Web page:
I rise today to proudly report to the Parliament that Tasmania has been named the ‘undiscovered golf destination of the year’ in 2015 by the International Association of Golf Tour Operators – an accolade conferred by an association of more than 200 of the world’s leading golf travel journalists across 36 countries.
Now I must confess at this point that I am not a golfer.
Perhaps I tend to side with comedian, and American institution, Jack Benny, when he once said “give me golf clubs, fresh air and a beautiful partner, and you can keep the clubs and the fresh air”.
However, it is undeniable that golf conveys significant benefits to Tasmania both socially and economically.
It is an opportune time to update the Senate on some exciting tourism ventures which will further bolster Tasmania’s reputation of one of the great golf destinations of the world.
Two world class golf courses have recently opened at King Island, off Tasmania’s north-west coast, Cape Wickham Links and Ocean Dunes, adding to the rich stock of golfing assets in Tasmania.
These courses will undoubtedly turn Tasmania’s King Island into a tourism and golf destination of global note.
Cape Wickham Links, which is located on 160 hectares of King Island’s coast opened on October 30 this year and there are already more than 3000 bookings from around the world.
This is an outstanding start, and a sign of great things to come.
Ocean Dunes golf course is located in close proximity to Cape Wickham, overlooking the Great Southern Ocean, and by all reports will make up possibly the most scenic duet of courses in the world.
Ocean Dunes has opened 9 of its holes in October this year with the full 18 being available from February 2016.
A feature of the King Island courses is the array fauna for viewing in this majestic setting including: wallabies, peacocks, pheasants, shearwaters, fur seals and sea eagles.
A course preview by Jeff Catlett from the USA stated that “Cape Wickham is so spectacular that I was, still am to a certain extent, in a state of shock”.
Ocean Dunes Director and course architect, Graeme Grant, has stated that “Visitors will have the chance to get a real taste for what King Island has to offer and I’m sure they’ll realise that this location is world-class and will only improve once the courses mature and come into their own”.
Like me, the Member for Braddon, Brett Whiteley, is not a keen golfer, but I know he understands the economic benefit of these two world-class courses. He visited both courses when they were in the final stages of construction and was blown away by the quality and attention to detail.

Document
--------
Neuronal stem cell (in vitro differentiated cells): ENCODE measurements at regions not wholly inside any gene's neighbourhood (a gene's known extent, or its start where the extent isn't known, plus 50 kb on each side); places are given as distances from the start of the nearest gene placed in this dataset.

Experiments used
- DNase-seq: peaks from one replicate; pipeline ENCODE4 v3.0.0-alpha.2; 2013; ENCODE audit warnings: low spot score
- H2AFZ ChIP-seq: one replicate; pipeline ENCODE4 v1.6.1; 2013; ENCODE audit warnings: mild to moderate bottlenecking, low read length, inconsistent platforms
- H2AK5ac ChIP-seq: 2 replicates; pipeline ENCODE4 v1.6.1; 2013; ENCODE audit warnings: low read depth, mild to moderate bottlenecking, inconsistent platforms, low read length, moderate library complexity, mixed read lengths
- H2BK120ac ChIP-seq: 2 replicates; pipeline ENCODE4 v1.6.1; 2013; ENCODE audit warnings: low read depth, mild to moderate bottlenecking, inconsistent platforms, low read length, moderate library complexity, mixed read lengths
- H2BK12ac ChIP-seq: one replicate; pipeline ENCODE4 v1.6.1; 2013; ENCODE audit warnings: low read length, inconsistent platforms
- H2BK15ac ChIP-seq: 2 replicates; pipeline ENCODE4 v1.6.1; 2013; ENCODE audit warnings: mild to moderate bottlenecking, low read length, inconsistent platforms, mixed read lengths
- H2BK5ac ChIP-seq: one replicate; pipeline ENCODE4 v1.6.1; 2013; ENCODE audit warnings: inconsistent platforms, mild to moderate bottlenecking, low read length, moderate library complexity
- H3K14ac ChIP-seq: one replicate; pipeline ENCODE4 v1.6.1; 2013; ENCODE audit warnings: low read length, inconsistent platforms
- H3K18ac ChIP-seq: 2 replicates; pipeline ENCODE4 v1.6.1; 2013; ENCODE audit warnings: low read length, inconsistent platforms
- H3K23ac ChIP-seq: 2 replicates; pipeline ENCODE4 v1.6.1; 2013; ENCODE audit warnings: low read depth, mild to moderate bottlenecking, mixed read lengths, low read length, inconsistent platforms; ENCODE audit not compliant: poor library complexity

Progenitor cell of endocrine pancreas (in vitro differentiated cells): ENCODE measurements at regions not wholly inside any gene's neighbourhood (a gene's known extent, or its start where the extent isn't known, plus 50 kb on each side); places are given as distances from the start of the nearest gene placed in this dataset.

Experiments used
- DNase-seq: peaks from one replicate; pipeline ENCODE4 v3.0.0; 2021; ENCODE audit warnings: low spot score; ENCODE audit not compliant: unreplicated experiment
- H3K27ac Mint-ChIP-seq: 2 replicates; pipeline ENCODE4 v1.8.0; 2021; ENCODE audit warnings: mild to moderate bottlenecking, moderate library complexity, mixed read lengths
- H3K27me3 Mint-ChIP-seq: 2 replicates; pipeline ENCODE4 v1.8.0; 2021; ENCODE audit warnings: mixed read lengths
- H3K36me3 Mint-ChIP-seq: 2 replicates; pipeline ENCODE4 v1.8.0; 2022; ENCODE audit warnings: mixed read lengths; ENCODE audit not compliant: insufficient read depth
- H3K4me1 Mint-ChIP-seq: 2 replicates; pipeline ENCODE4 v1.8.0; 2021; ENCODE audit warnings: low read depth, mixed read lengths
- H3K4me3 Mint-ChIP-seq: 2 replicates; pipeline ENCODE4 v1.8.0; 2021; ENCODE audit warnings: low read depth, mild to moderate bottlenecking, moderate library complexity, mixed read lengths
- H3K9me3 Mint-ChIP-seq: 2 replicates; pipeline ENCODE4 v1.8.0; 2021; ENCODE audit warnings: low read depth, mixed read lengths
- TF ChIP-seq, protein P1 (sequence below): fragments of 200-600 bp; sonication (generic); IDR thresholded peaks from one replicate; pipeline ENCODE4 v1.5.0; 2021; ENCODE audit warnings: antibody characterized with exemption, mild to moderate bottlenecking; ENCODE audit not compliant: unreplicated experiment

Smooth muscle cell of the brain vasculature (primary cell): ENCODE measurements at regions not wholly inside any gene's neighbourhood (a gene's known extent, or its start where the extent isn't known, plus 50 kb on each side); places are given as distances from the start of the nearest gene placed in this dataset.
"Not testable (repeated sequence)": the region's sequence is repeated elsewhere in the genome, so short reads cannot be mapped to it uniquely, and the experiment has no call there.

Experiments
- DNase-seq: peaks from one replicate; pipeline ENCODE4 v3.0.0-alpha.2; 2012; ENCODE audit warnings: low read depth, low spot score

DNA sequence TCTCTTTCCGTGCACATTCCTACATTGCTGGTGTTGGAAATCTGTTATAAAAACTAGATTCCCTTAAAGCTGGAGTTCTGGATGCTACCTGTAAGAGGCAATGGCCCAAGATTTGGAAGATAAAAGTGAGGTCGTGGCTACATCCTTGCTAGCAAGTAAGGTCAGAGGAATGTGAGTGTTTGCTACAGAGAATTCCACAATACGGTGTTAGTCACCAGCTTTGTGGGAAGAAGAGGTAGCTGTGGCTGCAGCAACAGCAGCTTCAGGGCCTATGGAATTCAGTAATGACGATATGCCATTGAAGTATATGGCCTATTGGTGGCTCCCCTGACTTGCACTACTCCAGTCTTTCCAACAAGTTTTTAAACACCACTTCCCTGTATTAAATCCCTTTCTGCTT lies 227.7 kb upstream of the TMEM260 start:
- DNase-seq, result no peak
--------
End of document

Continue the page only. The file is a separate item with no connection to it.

Mr Whitely reported to me that “with the federally funded airport upgrade nearing completion and the massive investment on the island by a number of stakeholders, the scene has been set for a booming tourist industry to grow and prosper on the island”.
Tasmania is no stranger to global golfing accolades.
Barnbougle Dunes and Lost Farm in the State’s North East Coast are perennially rated inside the world’s top 25 courses.
To be included in the same sentence as Augusta National or the Old Course at St Andrews or Royal Melbourne, demonstrates the esteem in which the golfing experts holds the Barnbougle courses.
Barnbougle has contributed significantly to the state’s tourism market and small business sector.
In fact, the contribution of the golfing industry in Tasmania, as reported by the Australian Golf Industry Economic Report for 2010, was indicated to be over $50 million. Perhaps this is partly due to the fact that tourists who specifically travel to play a game of golf are in the highest spending tourist demographics and traditionally stay for a longer period of time.
Equally as important as the direct economic contribution, are the benefits golf is bringing to associated industries, such as the jobs it supports in hospitality and increased visitation of Tasmania’s plethora of outstanding tourism opportunities including breathtakingly scenic wilderness, the well preserved cultural and historic heritage, and some of the world’s finest wines and produce.
The fairways of Tasmania have captured the imagination of the world, cementing Tasmania as an unparalleled golfing destination.
According to a survey in 2010, Northern Tasmania was the fourth most frequently visited golf destination in Australia.
This looks set to increase.